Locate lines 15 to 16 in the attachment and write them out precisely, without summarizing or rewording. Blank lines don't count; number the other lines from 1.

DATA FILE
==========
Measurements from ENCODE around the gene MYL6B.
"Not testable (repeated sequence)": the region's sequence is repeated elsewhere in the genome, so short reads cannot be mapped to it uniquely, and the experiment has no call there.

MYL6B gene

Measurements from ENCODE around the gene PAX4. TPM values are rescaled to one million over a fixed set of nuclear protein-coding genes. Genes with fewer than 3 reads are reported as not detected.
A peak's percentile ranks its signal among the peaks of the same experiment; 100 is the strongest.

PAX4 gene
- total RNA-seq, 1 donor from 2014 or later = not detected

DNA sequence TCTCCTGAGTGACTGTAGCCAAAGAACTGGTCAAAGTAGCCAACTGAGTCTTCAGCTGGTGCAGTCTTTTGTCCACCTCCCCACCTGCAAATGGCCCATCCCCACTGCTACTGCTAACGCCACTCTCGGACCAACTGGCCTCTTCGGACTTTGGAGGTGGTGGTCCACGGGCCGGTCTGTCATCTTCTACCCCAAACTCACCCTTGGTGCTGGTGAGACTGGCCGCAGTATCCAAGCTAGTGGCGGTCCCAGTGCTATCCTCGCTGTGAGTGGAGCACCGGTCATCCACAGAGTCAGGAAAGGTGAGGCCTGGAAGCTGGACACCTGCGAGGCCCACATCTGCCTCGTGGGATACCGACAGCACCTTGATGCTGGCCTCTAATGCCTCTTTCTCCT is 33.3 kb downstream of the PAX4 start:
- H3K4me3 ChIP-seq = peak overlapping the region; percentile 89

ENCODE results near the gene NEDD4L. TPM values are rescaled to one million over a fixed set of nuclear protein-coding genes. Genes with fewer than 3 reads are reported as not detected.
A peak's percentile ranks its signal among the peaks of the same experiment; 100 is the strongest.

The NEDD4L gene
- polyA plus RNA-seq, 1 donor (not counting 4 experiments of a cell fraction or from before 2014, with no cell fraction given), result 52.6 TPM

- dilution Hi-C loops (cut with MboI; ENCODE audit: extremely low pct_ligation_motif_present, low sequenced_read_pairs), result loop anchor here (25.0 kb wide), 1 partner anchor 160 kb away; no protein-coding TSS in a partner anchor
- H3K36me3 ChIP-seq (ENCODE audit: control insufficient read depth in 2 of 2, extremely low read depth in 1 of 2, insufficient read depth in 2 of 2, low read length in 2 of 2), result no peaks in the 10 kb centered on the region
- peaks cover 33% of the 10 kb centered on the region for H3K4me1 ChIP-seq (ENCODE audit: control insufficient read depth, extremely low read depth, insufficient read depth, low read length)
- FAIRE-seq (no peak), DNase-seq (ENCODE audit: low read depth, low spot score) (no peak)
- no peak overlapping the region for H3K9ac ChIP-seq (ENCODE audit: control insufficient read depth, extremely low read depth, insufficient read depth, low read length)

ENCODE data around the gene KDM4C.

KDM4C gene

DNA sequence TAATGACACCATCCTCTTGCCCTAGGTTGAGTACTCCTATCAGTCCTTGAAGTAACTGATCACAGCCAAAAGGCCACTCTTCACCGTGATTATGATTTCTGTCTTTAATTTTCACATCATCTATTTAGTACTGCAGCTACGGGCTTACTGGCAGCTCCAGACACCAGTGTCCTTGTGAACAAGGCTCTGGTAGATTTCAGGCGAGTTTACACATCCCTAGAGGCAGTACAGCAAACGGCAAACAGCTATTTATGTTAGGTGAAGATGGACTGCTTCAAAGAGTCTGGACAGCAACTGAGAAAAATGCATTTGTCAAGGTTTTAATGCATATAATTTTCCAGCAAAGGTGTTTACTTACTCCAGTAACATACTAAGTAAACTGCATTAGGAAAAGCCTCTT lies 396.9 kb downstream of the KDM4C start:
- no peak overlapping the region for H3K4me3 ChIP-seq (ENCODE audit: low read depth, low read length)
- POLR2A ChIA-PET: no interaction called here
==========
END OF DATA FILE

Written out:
- H3K36me3 ChIP-seq (ENCODE audit: control insufficient read depth in 2 of 2, extremely low read depth in 1 of 2, insufficient read depth in 2 of 2, low read length in 2 of 2), result no peaks in the 10 kb centered on the region
- peaks cover 33% of the 10 kb centered on the region for H3K4me1 ChIP-seq (ENCODE audit: control insufficient read depth, extremely low read depth, insufficient read depth, low read length)